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It takes more than one new cancer doc to solve a health crisis, ...


It takes more than one new cancer doc to solve a health crisis, MEC

DA slams ‘band aid’ attempt to fix KZN crisis with one oncologist appointment


The appointment of a new oncologist at Durban’s Addington Hospital that is meant to address the cancer “crisis” in KwaZulu-Natal is as good as putting a band aid on a festering wound.
That is according to the opposition Democratic Alliance in response to KZN health MEC Dr Sibongiseni Dhlomo’s announcement of a new oncology appointment on Monday.
Dhlomo told reporters that Dr Thandi Lusi would be joining Dr Shona Bhadree, who heads up the department’s oncology unit at one of two state hospitals in the province designated to address cancer treatment.
But Dhlomo also announced the departure of Dr Nokwanda Zuma, who joined the team as an oncologist at Addington Hospital a mere five months ago.
And according to the Democratic Alliance, Zuma’s resignation comes after the resignation of another oncologist at Grey’s Hospital in Pietermaritzburg, the second state hospital that deals with cancer patients.
Dhlomo said Zuma had assured the department “she is not entirely lost to the department and will be back soon”. Zuma, 33, had joined the department in June after completing her training at Tygerberg Hospital in Cape Town.
The department has been facing a dire shortage of oncologists in the province as it battles to lure specialists from the private sector. The situation is so dire that the department even tried to import oncologists from Cuba or India to mitigate the cancer treatment crisis.
The crisis reached boiling point in 2017 when DA member of the provincial legislature Imran Keeka submitted a complaint to the South African Human Rights Commission (SAHRC) about the collapse of the oncology service.
In its 68-page report the SAHRC found that Dhlomo and his department “violated the rights of cancer patients to have access to treatment”.
The health crisis also prompted an intervention by health minister Aaron Motsoaledi, who said the procurement services, human resources and a lack of management skills were the root cause.
On Monday, Keeka, who has been calling for Dhlomo’s head amid the oncology crisis, said the briefing was designed to “excuse numerous and ongoing failures on the part of the MEC Sibongiseni Dhlomo and his department [and] must be seen for the crisis management that it is”.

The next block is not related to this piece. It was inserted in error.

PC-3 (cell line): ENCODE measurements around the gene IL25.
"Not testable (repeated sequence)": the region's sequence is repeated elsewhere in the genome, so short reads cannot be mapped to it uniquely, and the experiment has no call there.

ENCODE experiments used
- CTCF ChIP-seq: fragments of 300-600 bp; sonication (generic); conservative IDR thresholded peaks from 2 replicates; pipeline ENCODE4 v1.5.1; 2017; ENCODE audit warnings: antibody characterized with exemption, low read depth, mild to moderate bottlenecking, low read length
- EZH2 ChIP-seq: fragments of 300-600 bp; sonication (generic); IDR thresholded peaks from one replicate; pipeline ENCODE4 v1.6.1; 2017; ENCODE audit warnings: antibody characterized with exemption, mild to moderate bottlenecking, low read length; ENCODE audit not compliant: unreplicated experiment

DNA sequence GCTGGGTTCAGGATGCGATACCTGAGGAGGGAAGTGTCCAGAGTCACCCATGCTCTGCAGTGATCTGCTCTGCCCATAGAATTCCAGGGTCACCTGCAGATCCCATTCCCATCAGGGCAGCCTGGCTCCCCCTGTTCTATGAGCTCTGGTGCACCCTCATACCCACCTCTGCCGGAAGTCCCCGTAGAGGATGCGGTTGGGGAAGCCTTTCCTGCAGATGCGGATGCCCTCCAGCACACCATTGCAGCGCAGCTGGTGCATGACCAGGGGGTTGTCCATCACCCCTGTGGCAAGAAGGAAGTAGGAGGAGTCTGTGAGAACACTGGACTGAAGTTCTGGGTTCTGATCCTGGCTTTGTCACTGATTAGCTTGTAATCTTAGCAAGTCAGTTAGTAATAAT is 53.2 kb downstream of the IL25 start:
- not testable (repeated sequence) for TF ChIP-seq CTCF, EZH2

“The MEC has a poor track record when it comes to being up front about healthcare in KZN, in particular when it comes to the ongoing oncology crisis. However, there are matters he simply cannot run away from,” said Keeka.
He said that Zuma, who was paraded earlier this year by Dhlomo as the “saviour of KZN’s oncology crisis”, had resigned effectively from the end of November.
He said Dr Omran El-Koha, an oncologist from Grey’s Hospital in Pietermaritzburg, had also resigned and left SA to pursue his career abroad.
“The situation leaves the province in an even more precarious state when it comes to oncology services. Meanwhile, it is increasingly clear that national health minister Aaron Motsoaledi’s recent comment that the province’s oncology crisis is over is completely absurd,” said Keeka.
KZN head of department Dr Musa Gumede confirmed that an oncologist had resigned from Grey’s Hospital.
Dhlomo also said on Monday the shortage of chemotherapy drugs was not the fault of his department and it was not unique to the province but a countrywide problem, which was being attended to.
“Chemotherapy has not been stopped at any KZN public hospital. All the hospitals that render chemotherapy are providing the treatment. The only challenge that exists concerns the Paclitaxel drug as the contracted supplier is not able to supply it in keeping with the contract.
“Not many suppliers are involved in the manufacture of chemotherapy or cytotoxic agents. However, the national department of health is working on finding alternative suppliers for importing via a Section 21 Permit,” said Dhlomo.
He said there was no crisis regarding cancer treatment, and the department was gradually turning the situation around.
He also revealed that the department had contracted three oncologists from the Wits Health Consortium who are based at Inkosi Albert Luthuli Central Hospital in Durban, and two oncologists at Addington Hospital.
“Even in cases where an employee may have left the contractor, they will be replaced. As a result of these measures the waiting period to see an oncologist for the first time at Inkosi Albert Luthuli Central Hospital and Addington Hospital ranges from three to four weeks to eight weeks, depending on the type of required service, while the total number of new patients that are booked is 1,036,” said Dhlomo.
He said that before these interventions, the wait was between five and six months.
“There are not waiting times for children who need to see an oncologist because they are fragile,” said Dhlomo.

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